How to Roast the Juiciest Thanksgiving Turkey
BY TOM YATES
Over the river and through the woods… But maybe not this year. When my family moved to Kentucky and settled in with my grandparents on their remote rural farm, the notion of Thanksgiving was completely new to me. It just wasn’t a thing in Austria, Germany, or Africa. There were no turkeys, dressings, or casseroles to share. No football. Our large family was thousands of miles away. Thanksgiving never happened.
Life on the farm was a different kind of life. On Thanksgiving morning, my grandmother’s demeanor changed. Through the flurry and hubbub, she’d quietly and serenely crank out countless sweet potato pies, chess pies, transparent pies, and pumpkin pies. By midmorning, the family started piling in. Choreographed like a country version of Swan Lake, the array of sides and fixings were laid out over every inch of counter space, including a makeshift cover over the kitchen sink. Always feeling like an awkward interloper, I swooned with awe.
After my grandmother filled her milkwood punch bowl with Cola Lemonade iced down with lemonade ice cubes, the Thanksgiving blessing opened the buffet.
Those early Thanksgivings made me realize I had missed something that I didn’t even know was missing in my life — family, friends, and even Thanksgiving.
During these times, it’s ok to miss all the hoopla when you hold close what is missing. There’s a simple joy in knowing that our friends and family share the missing. No doubt, this year will be different than any other. Although smaller, simpler, safer, and softer this year, hold fast to the missing and embrace the present.
Heaven knows, over the years I’ve done just about anything and everything you can do with a turkey. Depending on how fancified or low brow I wanted to go, I’ve deep fried, spatchcocked, brined, smoked, braised, buttered, herbed, stuffed, unstuffed, deboned, and ruined quite a few turkeys. Each and every method had its pros and cons. ALL of them were fussy and labor intensive….because…well….isn’t that the point? We go overboard for the sake of those we love.
These days are different. Overboard is overboard. Simple wins.
Surprisingly, I snagged a very small 11 pound fresh turkey. Big enough to feel festive, yet small enough to feed a few close friends. With adjusted cooking times, this simple method works with any sized turkey.
After melting 1 cup unsalted butter and letting it cool, I added 1/4 cup olive oil, 1/2 cup white wine, 2 tablespoons sorghum, 2 teaspoons salt, 1 teaspoon finely ground black pepper, 1 teaspoon ground poultry seasoning, 1/2 teaspoon rubbed sage, and 1/2 teaspoon ground thyme. I whisked to combine, and loaded an injection syringe with the mix before carefully injecting the breasts, thighs, and drumsticks under the skin in several locations, pushing the marinade and pulling the needle to evenly distribute the marinade throughout the flesh. After liberally salting the skin of the turkey, I massaged softened butter over every square inch of the skin and slid it into the refrigerator (uncovered) to dry out and marinate overnight.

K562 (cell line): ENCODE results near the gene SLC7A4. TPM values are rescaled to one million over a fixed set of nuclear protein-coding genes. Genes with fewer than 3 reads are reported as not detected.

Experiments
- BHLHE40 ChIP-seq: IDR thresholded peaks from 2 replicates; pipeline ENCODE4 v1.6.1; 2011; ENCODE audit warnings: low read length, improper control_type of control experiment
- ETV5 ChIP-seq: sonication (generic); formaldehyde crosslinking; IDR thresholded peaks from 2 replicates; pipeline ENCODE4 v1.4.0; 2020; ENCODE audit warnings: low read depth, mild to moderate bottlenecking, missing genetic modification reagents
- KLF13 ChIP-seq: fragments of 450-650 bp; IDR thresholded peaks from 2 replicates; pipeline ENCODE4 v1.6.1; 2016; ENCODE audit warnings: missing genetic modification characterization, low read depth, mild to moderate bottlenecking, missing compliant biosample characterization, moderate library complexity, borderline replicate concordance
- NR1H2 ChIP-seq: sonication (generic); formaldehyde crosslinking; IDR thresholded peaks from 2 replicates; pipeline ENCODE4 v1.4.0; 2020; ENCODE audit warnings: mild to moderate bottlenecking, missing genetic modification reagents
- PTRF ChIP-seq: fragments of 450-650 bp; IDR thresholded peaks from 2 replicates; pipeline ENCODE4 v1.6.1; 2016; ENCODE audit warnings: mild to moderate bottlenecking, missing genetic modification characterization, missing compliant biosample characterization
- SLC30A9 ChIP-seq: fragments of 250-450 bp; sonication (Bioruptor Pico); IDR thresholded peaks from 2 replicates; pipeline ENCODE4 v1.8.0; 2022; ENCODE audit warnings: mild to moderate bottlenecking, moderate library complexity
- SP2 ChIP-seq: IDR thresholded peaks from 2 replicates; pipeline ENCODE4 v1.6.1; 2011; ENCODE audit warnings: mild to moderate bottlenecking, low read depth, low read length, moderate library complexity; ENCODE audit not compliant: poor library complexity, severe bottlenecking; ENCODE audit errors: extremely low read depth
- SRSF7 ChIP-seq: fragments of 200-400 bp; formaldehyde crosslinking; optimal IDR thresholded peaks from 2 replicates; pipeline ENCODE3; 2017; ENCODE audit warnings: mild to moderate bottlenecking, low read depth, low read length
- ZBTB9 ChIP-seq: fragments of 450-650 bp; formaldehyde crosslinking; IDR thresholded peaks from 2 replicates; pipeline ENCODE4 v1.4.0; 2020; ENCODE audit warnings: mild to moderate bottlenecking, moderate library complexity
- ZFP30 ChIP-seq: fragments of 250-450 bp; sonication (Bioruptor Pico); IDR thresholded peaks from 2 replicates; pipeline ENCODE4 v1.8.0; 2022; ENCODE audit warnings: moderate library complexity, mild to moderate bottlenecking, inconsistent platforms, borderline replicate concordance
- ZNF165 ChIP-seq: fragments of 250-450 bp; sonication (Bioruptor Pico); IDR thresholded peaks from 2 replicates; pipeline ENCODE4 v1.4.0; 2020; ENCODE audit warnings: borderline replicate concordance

To keep things less fussy, I braised vegetables along with the turkey. Like any good roast, that method benefits from a two-step process. In lieu of a roasting rack, I scattered unpeeled carrots, Madison County purple onions, trimmed celery stalks, Scott County cleaned leeks, and unpeeled parsnips into the bottom of a medium sized roasting pan. After stuffing the turkey with 1 halved lemon, 1 halved blood orange, 1 sliced celery stalk, onion, fresh sage, fresh rosemary, and 2 peeled garlic cloves, I tied the turkey legs together with kitchen twine, and nestled the turkey onto the vegetables. I poured 1 1/2 cups chicken stock into the roasting pan, let the turkey rest on the counter for 20 minutes to take the chill off, covered the breast with aluminum foil, and slid it into a preheated 335 oven.
I basted the turkey with the pan juices every 30 minutes or so. Midway ( 1 1/2 hours in), I added an additional 1 cup stock, removed the foil from the breast meat, and covered the legs with the foil to prevent overbrowning. At the 2 hour mark, I removed most of the spent vegetables before adding fresh peeled carrots, sliced fresh celery, sliced onions, and 2 seeded and sliced Casey County acorn squash. After basting the skin every 20 minutes during the last hour, I finished with a whisper thin glaze of 2 tablespoons sorghum mixed with 2 tablespoons fresh squeezed lemon juice. When the internal temp hit 165 degrees, I pulled the turkey from the oven, tented it, and let it rest for 30 minutes before nestling it onto a bed of fresh sage and fresh bay leaves along with apples, blood oranges, pears, and roasted acorn squash.
This article also appears on page 18 of the November 2020 print edition of ace magazine lex.
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